On the plus side, the Unix system of online help through man pages beats the pants off the help system Microsoft briefly added to DOS. But even the help system is a mixed blessing. It offers no search capability or top-level view that would guide a casual user to the right command. The help system is oriented toward people who need small reminders about a program they already know how to use, not those who are facing the full mystery of the Unix command line. I think that's to be expected, since most Unix software developers are writing the tools they need themselves. But until there's a Linux usability lab, and someone in it to watch novices take their first steps, and a working group to write the tools that those users need to help with those steps, the vast majority of Linux beginners are going to stumble over something that sends them running right back into the comforting arms of Microsoft.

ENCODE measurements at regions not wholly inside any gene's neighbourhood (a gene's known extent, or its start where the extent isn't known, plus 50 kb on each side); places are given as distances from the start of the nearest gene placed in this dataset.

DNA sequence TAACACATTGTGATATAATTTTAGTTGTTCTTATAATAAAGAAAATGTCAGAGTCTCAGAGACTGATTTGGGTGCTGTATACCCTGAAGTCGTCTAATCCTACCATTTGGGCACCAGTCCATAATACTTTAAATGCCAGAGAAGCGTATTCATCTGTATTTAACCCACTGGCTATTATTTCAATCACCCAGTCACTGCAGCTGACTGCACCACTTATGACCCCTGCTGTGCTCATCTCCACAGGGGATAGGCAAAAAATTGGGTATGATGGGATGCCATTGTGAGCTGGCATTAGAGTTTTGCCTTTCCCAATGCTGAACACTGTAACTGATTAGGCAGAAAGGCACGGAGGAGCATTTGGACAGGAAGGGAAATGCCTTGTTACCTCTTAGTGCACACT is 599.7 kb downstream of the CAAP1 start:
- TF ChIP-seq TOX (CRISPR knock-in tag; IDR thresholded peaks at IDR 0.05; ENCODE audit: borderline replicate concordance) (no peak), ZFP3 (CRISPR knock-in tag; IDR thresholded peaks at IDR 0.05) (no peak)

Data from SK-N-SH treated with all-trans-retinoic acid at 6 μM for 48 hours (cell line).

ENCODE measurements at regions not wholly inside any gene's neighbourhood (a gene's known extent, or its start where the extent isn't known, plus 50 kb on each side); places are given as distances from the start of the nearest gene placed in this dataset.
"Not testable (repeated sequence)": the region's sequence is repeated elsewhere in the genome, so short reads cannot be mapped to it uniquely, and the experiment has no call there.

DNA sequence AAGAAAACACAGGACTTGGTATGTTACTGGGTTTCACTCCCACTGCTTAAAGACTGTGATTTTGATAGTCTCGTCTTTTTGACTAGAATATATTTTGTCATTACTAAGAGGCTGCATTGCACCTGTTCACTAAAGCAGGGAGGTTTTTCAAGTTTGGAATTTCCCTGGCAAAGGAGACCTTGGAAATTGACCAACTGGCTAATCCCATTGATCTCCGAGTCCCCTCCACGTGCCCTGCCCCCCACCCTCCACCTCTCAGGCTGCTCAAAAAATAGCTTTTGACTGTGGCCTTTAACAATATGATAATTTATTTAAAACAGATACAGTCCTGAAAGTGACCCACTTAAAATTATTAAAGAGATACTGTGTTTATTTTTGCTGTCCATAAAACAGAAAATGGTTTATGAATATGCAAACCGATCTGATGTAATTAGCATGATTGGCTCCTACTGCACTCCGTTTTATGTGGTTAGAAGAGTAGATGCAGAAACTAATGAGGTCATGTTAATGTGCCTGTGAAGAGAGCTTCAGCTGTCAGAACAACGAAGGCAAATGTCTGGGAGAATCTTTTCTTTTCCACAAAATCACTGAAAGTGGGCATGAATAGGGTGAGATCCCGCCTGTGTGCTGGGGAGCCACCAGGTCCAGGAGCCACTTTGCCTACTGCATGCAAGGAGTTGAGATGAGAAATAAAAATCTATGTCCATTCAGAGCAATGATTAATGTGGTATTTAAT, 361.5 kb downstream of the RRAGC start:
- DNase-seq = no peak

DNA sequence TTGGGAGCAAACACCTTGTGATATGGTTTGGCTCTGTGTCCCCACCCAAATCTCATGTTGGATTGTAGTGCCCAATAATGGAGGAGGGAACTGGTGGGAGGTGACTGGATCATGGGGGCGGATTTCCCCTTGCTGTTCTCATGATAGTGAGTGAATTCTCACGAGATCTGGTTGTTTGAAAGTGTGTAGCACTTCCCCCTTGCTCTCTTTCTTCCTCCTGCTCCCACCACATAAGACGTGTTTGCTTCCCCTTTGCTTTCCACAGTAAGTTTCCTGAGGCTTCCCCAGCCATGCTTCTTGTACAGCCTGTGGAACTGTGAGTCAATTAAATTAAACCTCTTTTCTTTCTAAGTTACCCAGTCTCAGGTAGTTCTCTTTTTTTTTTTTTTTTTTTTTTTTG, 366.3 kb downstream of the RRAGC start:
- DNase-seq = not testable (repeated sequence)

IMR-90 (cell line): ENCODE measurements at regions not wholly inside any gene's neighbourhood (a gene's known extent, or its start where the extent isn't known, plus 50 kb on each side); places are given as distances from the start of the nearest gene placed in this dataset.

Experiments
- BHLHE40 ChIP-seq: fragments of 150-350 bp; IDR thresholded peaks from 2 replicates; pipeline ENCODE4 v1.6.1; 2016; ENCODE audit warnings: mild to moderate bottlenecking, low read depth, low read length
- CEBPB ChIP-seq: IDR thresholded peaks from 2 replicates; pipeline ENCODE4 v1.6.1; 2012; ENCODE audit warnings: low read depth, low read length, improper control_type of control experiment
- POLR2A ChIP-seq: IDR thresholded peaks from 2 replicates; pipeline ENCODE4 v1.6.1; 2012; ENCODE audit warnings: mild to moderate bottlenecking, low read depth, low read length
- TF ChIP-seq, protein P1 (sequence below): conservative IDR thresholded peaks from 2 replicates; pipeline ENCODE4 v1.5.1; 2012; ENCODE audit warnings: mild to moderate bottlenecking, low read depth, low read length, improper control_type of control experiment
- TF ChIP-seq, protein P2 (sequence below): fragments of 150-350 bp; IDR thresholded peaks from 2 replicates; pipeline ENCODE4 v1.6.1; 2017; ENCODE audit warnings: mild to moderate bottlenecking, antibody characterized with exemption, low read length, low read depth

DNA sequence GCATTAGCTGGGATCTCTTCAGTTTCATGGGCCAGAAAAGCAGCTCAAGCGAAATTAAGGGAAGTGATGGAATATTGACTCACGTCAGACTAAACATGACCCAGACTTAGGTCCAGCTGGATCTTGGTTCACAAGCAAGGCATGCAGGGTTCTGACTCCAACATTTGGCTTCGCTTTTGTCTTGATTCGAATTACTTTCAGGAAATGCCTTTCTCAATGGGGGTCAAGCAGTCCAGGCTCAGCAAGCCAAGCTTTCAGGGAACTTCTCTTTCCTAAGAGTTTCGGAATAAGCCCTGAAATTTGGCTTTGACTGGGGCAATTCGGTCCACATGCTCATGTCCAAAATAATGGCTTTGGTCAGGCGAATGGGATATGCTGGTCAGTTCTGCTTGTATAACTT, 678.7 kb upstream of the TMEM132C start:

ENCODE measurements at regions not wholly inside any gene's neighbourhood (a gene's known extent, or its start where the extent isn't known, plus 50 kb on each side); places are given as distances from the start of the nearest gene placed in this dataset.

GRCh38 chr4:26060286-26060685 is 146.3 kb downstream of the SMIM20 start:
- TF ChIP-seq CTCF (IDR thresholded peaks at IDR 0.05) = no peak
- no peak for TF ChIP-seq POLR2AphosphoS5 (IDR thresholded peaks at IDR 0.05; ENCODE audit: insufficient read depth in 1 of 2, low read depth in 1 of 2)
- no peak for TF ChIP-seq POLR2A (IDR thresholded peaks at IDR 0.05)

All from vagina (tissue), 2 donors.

With those complaints out of the way, I have to comment on the excellent packaging of LTSP's variant of the Red Hat distribution of Linux. Both version 2 and 3 installed quickly and cleanly, and the necessary modificatiions to the system configuration were well-documented and fairly easy to perform (I have to admit that my experience in the data center was an unfair advantage here). Version 3 has an outstanding selection of packaged software, including OpenOffice as a substitute for MS Office, Evolution doing the job of Outlook, the Mozilla Web browser, a Photoshop counterpart called the GIMP, several IM clients, and countless others. All of these products - and more, including enough Internet servers to duplicate the capabilities of Microsoft's IIS - installed along with the operating system in a single pass, hands-off after the intial selection of options, and with far less work than would be required to configure the equivalent set of capabilities under Windows. Almost no configuration was needed to get everything up and running, and what was necessary was well documented on various Web sites (thank you, Google). The Samba server was automatically installed and let me create network shares that were mountable by my Windows systems, allowing the Linux box to coexist immediately as a near-equal on my Microsoft network. RedHat's up2date service distributes system updates just like Windows Update, except they almost never require a system reboot. The only time I ever have to restart is when I need to boot the Windows XP system that shares the Linux box - and it's those needs that remind me of how far Linux still has to go as a desktop OS.